Why did the mob choose Barabbas over Jesus ? Christine Wass's thought-provoking passiontide play suggests it might be because, as a Messiah, he was too keen on peace and love rather than violent insurrection.
Reg Peters played the Zealot leader, twenty years fighting the Romans, with Elizabeth Myddleton Evans as his other half, a pickpocket who, together with Simon [Robert Fishwick] is won over by Jesus. “He took the venom from my heart and the sword from my hand ...”
The Romans had some of the best characters, with Peter White as Pilate, and Kenton Church as the Centurion, filled with awe in the Gospel account, and played by John Wayne in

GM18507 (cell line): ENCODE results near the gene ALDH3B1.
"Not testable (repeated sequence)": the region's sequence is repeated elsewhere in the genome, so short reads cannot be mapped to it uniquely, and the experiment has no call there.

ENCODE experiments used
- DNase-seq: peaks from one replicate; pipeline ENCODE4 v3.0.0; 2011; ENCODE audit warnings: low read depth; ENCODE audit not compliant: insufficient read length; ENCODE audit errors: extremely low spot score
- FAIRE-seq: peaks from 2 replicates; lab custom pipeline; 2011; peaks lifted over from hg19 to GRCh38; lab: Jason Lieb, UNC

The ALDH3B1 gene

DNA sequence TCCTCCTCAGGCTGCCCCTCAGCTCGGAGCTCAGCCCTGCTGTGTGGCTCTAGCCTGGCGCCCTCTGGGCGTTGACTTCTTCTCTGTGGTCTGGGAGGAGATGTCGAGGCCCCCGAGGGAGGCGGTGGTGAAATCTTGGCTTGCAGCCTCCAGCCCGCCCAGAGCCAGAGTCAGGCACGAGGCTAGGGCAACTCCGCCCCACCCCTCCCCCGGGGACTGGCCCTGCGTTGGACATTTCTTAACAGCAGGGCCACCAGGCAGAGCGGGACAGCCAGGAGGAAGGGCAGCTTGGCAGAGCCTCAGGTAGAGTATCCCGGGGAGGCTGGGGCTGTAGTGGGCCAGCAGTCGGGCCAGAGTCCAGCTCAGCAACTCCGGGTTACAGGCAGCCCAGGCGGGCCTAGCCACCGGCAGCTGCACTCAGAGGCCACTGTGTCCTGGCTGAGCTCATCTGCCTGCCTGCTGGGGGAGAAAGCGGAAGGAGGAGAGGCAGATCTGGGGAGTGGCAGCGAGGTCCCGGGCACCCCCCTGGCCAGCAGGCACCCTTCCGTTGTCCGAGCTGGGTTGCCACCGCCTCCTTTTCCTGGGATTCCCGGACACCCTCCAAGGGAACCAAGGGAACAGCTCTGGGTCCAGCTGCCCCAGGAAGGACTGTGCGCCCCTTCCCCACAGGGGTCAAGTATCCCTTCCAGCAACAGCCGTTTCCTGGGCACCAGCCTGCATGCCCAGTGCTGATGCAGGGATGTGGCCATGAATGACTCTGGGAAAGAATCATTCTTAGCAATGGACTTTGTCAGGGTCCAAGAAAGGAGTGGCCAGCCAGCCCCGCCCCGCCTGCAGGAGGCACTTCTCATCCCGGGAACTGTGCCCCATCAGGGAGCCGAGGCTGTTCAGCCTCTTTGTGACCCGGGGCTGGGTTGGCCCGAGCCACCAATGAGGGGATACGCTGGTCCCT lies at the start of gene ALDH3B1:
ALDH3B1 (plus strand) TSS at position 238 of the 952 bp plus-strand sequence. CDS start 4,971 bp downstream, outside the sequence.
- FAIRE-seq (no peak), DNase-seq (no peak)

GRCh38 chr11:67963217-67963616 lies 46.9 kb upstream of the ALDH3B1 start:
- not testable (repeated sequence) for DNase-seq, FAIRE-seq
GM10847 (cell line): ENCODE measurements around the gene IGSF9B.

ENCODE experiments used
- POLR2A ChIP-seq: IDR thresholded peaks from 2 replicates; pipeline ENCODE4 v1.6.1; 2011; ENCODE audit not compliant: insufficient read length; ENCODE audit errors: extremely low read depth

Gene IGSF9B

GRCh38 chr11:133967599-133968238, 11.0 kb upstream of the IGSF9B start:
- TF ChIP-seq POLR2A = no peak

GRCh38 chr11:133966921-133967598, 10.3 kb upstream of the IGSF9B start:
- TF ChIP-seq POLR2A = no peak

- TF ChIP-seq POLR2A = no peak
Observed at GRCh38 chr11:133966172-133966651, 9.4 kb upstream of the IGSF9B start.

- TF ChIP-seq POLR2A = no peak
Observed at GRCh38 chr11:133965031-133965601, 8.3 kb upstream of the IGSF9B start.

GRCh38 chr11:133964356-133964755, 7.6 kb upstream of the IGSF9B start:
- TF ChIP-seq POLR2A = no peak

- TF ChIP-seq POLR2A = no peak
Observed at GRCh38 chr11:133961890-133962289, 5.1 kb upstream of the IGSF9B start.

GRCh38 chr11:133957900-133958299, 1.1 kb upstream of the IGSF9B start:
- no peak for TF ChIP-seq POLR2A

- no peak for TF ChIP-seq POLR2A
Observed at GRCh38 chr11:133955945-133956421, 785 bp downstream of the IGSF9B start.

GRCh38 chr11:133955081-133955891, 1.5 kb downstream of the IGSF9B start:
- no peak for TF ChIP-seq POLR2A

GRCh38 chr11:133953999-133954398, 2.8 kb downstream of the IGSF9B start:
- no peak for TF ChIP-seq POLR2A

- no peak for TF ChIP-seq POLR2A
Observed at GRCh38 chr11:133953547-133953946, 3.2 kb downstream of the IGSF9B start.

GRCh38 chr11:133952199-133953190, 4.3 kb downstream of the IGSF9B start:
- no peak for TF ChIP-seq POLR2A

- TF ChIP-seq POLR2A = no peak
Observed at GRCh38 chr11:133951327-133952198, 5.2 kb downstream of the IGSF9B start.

Beth Walters was convincing as his wife, Flavia, fearing the portents like in Julius Caesar. And playwright Christine Wass had the only laughs as a very Jewish Martha.
These are bit players in the great drama – the Crucifixion itself was done with effects and music [James Tovey and Becky Pardoe]- but they give us a chance to reflect, in Holy Week, on the myths of Jesus' passion. This was the Silver Jubilee production, the second of this play, and the first time in the Village Hall rather than the Parish Church. Theatre has its roots in religion, and these plays especially hark back to an ancient tradition of popular liturgical drama. Lose that link, and a spiritual dimension is lost, too.